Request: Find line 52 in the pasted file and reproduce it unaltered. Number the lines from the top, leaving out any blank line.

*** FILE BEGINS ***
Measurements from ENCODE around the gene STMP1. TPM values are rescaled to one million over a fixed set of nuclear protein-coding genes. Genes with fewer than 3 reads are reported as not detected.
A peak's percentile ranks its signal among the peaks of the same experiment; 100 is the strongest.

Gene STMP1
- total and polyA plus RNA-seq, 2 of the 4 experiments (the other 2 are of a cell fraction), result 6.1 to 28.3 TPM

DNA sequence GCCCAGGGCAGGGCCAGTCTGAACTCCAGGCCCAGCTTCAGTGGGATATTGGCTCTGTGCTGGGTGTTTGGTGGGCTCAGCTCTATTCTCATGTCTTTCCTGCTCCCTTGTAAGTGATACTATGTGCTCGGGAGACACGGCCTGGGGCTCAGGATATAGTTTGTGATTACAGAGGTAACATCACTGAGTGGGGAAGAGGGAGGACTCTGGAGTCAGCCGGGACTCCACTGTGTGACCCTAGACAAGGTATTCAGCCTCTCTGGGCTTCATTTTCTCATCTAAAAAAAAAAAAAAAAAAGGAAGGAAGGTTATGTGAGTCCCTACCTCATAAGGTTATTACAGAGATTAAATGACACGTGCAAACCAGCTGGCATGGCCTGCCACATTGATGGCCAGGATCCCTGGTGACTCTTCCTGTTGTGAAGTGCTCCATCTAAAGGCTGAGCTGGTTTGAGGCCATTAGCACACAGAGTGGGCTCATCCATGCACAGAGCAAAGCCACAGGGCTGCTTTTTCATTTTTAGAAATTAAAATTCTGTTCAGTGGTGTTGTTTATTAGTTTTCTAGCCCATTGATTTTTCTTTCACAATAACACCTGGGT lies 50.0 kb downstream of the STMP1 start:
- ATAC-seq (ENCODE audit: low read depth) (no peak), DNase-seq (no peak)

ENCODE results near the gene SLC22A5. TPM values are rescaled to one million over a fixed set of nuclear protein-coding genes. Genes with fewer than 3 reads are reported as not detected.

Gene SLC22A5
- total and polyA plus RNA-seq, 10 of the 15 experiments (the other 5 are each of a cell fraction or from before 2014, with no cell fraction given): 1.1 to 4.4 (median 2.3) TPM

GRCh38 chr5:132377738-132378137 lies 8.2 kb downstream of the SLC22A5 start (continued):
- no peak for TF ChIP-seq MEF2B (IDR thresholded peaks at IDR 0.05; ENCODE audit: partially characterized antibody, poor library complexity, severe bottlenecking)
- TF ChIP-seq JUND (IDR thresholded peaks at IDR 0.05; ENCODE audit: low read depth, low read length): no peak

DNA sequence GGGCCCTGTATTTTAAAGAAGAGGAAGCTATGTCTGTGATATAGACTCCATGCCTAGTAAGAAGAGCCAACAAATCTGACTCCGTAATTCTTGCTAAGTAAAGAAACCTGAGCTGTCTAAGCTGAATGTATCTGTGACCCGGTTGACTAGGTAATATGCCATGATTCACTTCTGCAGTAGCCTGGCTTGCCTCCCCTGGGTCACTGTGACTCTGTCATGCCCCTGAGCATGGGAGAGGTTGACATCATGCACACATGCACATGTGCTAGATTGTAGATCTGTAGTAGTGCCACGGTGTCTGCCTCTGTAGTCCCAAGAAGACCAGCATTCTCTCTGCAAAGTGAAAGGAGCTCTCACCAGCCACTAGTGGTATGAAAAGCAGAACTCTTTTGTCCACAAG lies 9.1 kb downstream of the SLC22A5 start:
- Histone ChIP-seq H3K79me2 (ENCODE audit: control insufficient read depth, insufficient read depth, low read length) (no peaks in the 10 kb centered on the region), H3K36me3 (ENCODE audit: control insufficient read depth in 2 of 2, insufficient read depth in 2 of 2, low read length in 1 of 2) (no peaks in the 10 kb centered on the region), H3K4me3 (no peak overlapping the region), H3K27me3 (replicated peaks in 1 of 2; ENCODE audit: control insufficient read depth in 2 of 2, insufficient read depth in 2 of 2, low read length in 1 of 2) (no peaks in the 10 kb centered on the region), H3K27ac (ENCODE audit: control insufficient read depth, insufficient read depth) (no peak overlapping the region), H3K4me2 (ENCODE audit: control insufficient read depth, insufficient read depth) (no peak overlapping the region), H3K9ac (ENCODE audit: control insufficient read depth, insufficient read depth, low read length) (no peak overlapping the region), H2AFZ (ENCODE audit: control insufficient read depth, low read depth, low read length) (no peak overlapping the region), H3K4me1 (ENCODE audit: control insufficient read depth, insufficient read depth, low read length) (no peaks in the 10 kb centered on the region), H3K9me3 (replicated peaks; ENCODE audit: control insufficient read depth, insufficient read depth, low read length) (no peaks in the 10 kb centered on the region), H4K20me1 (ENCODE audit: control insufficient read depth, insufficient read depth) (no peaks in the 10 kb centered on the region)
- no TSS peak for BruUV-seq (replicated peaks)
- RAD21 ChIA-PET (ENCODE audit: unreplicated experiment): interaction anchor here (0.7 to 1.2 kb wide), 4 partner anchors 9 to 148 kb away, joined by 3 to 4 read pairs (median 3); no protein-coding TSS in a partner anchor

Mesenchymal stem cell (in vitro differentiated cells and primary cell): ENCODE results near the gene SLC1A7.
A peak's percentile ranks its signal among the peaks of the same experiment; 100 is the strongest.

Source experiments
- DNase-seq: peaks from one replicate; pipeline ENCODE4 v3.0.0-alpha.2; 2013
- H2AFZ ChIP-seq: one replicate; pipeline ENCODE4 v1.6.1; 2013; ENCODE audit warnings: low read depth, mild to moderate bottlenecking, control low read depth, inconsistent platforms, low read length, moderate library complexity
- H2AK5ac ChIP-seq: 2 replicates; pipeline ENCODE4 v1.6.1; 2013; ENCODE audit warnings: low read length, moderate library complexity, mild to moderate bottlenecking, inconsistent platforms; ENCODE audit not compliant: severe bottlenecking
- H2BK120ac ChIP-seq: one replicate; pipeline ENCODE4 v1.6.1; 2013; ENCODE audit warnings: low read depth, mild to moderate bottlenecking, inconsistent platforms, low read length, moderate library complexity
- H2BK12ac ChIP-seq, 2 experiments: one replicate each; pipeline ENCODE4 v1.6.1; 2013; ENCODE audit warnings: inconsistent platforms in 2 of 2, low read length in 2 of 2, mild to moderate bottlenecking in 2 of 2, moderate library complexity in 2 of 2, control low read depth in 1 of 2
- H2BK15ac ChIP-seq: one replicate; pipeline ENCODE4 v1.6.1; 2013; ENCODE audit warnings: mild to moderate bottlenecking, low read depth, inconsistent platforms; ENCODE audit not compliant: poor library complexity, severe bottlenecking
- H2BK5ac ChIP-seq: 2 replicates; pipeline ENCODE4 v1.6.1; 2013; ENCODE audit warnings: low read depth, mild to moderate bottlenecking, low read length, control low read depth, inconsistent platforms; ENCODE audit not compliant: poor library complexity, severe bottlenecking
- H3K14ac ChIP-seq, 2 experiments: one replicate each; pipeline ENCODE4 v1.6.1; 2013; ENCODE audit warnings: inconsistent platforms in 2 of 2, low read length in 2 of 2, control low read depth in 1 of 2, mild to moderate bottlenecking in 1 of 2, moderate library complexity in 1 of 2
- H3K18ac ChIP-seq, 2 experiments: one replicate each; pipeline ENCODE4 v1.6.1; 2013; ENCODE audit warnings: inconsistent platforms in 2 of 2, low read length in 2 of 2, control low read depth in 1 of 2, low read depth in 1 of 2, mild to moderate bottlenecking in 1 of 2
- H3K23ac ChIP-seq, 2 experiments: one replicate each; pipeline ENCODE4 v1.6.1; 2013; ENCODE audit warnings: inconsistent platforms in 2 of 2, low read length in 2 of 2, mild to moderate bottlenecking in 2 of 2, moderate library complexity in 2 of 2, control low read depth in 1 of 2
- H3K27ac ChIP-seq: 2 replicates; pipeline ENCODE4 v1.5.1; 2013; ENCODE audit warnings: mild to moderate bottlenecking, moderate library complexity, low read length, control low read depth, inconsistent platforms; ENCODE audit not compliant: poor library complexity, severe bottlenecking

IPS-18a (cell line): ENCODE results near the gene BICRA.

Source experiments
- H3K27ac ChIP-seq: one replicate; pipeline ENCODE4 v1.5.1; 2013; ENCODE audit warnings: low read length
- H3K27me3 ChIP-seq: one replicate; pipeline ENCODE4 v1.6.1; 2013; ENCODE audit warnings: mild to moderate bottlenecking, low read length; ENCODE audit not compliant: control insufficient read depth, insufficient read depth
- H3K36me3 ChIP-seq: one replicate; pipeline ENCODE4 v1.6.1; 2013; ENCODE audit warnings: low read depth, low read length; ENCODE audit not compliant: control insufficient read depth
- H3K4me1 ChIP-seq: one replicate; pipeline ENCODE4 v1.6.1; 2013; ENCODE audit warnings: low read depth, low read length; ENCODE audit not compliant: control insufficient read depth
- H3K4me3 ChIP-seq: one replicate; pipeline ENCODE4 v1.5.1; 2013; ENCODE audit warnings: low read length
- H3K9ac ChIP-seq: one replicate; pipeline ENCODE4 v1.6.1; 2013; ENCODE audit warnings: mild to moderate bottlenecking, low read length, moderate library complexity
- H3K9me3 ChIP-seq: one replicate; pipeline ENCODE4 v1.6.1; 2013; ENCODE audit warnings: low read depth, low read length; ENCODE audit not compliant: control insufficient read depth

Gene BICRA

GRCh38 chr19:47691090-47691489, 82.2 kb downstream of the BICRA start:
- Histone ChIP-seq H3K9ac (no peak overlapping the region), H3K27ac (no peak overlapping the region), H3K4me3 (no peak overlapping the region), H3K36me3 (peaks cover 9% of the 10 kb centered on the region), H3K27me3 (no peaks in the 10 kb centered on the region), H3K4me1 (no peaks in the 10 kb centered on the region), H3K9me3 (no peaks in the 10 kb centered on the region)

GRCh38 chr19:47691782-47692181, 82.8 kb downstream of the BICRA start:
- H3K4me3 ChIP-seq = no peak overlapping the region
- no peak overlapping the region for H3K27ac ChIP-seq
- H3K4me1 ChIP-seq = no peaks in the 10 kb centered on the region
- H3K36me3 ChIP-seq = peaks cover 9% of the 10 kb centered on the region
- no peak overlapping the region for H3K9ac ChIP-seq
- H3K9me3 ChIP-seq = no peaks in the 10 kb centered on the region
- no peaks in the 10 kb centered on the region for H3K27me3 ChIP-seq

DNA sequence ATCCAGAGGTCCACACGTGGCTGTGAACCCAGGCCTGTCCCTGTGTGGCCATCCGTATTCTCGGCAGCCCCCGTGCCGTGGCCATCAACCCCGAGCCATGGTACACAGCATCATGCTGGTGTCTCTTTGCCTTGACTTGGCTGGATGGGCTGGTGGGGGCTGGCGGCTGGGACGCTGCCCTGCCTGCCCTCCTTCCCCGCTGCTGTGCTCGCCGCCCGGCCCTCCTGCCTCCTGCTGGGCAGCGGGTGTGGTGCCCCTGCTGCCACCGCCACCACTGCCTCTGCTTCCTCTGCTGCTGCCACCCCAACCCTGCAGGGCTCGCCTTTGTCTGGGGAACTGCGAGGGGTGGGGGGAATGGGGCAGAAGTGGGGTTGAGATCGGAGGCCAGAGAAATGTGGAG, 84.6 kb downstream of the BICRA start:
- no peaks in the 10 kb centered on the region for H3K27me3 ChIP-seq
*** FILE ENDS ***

- no peaks in the 10 kb centered on the region for H3K27me3 ChIP-seq